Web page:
Do one thing at a time with excellence

D. Murali | Updated on May 26, 2012


The foremost diktat in The 4 Disciplines of Execution by Chris McChesney, Sean Covey, and Jim Huling ( is to focus on the wildly important. The first discipline, the authors explain, is to focus your finest effort on the one or two goals that will make all the difference, instead of giving mediocre effort to dozens of goals.

To those who extol multitasking, a sobering insight in the book is that human beings are genetically hardwired to do one thing at a time with excellence. “You can't even give your best effort to driving a car while talking on a mobile phone and eating a burger, let alone juggle multiple important business goals at once.”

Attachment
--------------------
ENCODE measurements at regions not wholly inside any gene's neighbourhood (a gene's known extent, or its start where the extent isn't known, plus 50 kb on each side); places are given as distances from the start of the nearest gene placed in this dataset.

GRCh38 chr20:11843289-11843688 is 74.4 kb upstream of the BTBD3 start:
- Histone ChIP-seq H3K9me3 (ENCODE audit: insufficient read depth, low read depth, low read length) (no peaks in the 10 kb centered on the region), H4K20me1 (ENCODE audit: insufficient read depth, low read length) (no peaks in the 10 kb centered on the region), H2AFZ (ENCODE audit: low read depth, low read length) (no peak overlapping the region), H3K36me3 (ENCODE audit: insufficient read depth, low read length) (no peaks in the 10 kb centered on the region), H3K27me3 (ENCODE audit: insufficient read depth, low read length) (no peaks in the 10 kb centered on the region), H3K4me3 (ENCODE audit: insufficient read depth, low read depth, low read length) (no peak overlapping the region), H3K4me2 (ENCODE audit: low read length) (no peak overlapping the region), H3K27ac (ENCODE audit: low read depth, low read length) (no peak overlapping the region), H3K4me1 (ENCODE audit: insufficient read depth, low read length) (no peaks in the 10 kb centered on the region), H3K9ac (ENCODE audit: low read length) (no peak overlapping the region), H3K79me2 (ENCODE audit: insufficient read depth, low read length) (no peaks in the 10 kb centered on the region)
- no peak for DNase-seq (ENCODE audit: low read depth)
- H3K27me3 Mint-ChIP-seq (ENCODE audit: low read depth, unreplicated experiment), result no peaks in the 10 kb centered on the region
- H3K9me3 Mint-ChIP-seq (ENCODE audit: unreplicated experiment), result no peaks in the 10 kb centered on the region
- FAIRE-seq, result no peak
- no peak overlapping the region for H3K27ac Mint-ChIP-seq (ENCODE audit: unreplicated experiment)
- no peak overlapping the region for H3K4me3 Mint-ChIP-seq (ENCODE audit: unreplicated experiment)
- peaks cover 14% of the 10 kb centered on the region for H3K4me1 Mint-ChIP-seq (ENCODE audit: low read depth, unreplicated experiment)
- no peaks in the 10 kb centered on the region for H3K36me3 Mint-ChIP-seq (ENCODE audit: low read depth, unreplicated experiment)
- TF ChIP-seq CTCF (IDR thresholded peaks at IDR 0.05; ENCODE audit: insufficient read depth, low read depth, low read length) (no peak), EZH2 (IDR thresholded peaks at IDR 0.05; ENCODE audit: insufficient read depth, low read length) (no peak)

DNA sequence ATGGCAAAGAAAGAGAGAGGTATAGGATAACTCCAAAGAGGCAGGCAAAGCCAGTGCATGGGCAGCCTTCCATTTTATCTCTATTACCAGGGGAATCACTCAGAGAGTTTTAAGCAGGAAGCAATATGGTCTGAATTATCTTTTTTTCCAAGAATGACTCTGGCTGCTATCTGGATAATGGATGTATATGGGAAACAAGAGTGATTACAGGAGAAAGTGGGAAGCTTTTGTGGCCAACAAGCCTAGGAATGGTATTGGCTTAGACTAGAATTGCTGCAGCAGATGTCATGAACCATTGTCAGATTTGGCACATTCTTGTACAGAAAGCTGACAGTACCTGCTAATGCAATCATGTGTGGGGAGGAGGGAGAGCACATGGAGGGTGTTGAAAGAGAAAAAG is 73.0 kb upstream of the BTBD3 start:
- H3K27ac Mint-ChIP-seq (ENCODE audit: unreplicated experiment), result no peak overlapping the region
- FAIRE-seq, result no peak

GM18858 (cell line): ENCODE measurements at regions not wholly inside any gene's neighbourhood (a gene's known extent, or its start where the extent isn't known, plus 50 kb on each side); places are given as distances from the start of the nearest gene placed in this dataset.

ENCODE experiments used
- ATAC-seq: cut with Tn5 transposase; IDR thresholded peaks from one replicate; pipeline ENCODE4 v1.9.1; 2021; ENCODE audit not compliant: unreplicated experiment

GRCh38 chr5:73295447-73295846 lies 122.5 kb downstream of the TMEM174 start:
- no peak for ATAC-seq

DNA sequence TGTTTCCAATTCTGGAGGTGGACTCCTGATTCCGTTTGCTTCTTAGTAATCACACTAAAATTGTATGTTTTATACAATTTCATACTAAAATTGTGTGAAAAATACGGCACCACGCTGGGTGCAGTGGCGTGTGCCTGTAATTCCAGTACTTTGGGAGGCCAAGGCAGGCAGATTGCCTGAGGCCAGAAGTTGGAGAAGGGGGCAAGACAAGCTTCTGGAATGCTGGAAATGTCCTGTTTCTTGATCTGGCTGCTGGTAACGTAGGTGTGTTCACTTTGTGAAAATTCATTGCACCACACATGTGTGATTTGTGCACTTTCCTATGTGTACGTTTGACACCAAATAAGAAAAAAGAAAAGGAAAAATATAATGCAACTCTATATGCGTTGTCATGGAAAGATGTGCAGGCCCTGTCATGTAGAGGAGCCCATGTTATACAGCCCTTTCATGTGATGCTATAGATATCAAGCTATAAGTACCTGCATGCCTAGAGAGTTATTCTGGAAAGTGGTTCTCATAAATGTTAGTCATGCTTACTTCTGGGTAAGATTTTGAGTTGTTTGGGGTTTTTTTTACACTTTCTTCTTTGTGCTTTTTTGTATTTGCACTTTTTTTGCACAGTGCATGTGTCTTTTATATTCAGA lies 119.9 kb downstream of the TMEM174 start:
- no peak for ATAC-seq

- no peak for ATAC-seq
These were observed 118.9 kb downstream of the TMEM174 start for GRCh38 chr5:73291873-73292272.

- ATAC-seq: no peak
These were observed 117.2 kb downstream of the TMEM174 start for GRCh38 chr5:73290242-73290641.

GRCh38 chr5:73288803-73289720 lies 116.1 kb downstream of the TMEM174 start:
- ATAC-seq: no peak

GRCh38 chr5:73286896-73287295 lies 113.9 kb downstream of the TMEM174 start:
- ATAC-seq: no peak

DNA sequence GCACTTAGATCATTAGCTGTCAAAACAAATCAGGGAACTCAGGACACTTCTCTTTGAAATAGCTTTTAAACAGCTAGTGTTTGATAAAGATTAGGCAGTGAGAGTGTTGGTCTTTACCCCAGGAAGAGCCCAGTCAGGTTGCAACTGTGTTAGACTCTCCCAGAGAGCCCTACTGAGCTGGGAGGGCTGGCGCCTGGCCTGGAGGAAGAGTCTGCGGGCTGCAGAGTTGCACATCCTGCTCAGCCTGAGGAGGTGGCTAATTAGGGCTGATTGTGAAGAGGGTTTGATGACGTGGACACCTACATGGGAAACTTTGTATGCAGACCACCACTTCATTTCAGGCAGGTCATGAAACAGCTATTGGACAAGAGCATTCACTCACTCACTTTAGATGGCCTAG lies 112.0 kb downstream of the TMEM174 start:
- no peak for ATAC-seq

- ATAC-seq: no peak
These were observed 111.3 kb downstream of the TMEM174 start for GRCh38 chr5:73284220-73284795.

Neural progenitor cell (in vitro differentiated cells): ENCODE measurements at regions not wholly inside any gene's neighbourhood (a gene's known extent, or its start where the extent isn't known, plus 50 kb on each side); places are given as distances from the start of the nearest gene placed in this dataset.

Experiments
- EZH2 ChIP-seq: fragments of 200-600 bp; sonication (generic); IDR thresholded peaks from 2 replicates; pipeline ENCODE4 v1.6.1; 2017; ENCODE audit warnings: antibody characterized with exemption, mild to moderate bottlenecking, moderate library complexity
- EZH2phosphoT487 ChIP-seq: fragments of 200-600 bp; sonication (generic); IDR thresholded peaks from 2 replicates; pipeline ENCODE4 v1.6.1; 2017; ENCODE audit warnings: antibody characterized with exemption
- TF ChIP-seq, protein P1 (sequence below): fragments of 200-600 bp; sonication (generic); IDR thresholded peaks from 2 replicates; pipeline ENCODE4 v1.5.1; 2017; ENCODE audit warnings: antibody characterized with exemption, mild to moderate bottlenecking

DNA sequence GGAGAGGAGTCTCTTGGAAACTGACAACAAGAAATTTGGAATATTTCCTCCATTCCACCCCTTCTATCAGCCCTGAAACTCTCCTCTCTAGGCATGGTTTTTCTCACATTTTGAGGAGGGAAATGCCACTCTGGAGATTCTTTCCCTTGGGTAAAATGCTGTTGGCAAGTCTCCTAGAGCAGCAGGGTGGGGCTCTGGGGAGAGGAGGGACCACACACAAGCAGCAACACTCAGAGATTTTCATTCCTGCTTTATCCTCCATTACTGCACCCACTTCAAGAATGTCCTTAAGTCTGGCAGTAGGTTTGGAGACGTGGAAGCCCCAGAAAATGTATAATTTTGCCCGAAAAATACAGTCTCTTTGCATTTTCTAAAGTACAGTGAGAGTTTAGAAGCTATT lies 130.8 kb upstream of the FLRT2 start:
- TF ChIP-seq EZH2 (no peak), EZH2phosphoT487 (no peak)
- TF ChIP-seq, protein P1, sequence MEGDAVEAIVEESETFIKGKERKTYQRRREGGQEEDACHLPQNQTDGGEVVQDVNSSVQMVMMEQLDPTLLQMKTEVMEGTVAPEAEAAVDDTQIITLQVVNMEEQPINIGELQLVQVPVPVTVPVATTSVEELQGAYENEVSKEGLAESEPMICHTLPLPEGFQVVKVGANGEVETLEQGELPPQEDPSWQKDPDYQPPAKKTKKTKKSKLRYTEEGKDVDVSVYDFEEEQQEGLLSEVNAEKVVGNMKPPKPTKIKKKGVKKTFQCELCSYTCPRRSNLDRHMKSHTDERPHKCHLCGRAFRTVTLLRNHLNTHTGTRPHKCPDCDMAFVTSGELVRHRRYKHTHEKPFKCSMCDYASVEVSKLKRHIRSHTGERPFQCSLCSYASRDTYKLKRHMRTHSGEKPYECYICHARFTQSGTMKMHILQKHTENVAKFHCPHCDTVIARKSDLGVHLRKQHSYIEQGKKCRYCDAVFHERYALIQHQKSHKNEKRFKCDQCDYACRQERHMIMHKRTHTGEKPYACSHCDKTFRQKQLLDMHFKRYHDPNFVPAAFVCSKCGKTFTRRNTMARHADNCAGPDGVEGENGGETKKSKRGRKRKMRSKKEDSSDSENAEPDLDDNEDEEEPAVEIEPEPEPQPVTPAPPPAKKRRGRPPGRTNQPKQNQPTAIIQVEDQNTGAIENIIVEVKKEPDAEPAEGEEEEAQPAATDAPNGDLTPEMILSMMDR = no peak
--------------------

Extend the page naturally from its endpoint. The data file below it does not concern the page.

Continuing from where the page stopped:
The authors cite MIT neuroscientist Earl Miller for the point that trying to concentrate on two tasks causes an overload of the brain's processing capacity. “Particularly when people try to perform similar tasks at the same time, such as writing an email and talking on the phone, they compete to use the same part of the brain. Trying to carry too much, the brain simply slows down.”

Imperative read for any manager.

Published on May 18, 2012

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